Service Animals and Emotional Support Animals

Can I be evicted for having a service animal?

No.  By law, a landlord must accommodate someone who has a service animal.  This is true even if the landlord has a no pets policy.  A landlord is required to waive its no pets policy to accommodate a disabled person in need of a service animal.  A tenant in need of a service animal need only supply proof that the tenant is disabled and that their animal has been certified as a service animal or emotional support animal.  Once such is provided, the landlord must accept the service animal.  It is a violation of federal law for a landlord to attempt to evict someone who has a service animal or emotional support animal.

Does a person have to be classified as disabled in order to get a service animal?

Yes.  This is not a difficult thing to establish.  If a medical doctor determines that a person is emotionally handicapped due to life’s circumstances, the doctor can prescribe a service animal.  Once diagnosed as disabled, a landlord cannot reject a tenant’s diagnoses of a medical disability and, therefore, must accept their request for a service animal or emotional support animal.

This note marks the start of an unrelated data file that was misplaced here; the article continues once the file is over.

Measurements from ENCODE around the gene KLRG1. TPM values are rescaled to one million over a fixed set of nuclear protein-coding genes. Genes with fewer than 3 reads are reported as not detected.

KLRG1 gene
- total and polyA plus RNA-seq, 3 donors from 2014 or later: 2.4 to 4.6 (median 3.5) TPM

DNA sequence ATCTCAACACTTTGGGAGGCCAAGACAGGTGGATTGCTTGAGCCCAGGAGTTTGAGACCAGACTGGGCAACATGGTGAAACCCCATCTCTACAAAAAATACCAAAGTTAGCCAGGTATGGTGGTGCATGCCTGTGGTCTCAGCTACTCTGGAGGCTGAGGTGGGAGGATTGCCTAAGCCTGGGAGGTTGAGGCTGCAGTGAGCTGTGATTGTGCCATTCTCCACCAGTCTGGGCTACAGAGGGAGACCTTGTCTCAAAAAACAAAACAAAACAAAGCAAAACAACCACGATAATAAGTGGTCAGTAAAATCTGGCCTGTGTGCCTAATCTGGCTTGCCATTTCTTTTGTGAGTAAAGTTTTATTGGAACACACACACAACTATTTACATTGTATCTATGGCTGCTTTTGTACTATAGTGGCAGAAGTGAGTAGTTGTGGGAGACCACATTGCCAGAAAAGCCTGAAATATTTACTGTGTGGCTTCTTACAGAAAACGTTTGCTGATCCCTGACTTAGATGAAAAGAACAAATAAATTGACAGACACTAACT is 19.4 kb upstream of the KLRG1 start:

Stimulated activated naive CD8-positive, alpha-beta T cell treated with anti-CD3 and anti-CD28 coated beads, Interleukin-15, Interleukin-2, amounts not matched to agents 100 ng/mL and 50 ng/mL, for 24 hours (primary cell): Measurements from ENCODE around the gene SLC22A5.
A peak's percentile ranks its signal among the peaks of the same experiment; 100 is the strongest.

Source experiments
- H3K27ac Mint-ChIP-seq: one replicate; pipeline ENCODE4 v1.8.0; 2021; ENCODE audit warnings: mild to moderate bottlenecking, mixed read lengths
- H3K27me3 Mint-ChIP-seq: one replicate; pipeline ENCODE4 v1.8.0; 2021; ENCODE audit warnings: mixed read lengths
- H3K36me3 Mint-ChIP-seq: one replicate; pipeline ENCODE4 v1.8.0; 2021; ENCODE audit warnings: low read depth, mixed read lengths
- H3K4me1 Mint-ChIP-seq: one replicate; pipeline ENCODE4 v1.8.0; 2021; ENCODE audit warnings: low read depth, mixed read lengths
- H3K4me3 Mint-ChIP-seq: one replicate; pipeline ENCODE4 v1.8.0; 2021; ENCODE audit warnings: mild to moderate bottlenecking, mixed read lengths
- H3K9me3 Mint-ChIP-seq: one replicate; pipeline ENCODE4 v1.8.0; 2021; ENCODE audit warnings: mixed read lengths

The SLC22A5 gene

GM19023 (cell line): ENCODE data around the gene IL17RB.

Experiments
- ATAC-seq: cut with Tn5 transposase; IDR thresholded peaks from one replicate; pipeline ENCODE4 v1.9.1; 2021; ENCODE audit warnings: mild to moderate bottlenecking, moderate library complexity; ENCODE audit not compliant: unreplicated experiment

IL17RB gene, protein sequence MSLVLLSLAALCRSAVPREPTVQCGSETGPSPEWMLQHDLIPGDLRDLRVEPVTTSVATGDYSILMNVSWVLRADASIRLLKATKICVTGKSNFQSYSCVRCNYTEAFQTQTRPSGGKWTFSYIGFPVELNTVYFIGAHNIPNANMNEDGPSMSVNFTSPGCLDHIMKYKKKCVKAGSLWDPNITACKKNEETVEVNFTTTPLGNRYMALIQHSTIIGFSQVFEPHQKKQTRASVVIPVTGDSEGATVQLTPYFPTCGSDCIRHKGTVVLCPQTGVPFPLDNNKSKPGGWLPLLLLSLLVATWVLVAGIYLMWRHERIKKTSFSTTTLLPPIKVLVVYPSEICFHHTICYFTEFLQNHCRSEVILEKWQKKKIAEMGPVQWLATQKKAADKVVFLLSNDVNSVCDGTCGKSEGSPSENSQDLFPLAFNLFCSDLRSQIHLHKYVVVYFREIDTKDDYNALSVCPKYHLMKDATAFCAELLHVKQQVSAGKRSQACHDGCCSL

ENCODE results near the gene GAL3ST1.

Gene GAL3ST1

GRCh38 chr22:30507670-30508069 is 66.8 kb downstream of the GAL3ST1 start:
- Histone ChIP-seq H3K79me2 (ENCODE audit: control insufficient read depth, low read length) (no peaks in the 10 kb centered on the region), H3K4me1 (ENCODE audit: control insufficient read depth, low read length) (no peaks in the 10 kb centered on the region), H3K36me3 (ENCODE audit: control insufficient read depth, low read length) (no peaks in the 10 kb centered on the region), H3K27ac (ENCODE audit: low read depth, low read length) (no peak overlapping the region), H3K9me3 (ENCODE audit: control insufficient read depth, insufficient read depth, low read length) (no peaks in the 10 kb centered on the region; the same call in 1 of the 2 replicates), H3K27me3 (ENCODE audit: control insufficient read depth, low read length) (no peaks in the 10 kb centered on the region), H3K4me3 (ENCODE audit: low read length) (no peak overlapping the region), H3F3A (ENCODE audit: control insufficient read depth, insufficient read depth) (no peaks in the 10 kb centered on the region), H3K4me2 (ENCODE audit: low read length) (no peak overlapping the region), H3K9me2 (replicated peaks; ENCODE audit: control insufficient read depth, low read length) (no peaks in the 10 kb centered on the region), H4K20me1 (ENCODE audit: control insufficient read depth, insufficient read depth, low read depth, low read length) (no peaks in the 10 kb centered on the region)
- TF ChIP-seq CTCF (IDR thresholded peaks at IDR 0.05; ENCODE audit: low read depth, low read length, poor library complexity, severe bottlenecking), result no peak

Is there a difference between a service animal and an emotional support animal?

No.  Both are permitted by law.  A service dog may perform various functions for a person, but an animal is not required to perform functions to be admitted.  The mere fact that an animal brings peace and satisfaction to a person who suffers emotional distress, is grounds to permit such animal to act as an emotional support animal.

What animals can act as service animals?

Virtually any animal within reason can act as a service animals.  Courts have approved of birds, cats, and dogs as emotional support animals.

Can my landlord increase my security deposit because of my service animal?

No.  It would be a violation of federal law for a landlord to increase your security deposit due to you requesting a service animal.

Does my service animal have to be specially trained before I can use it?

No.  The law does not require a service animal to be specially trained.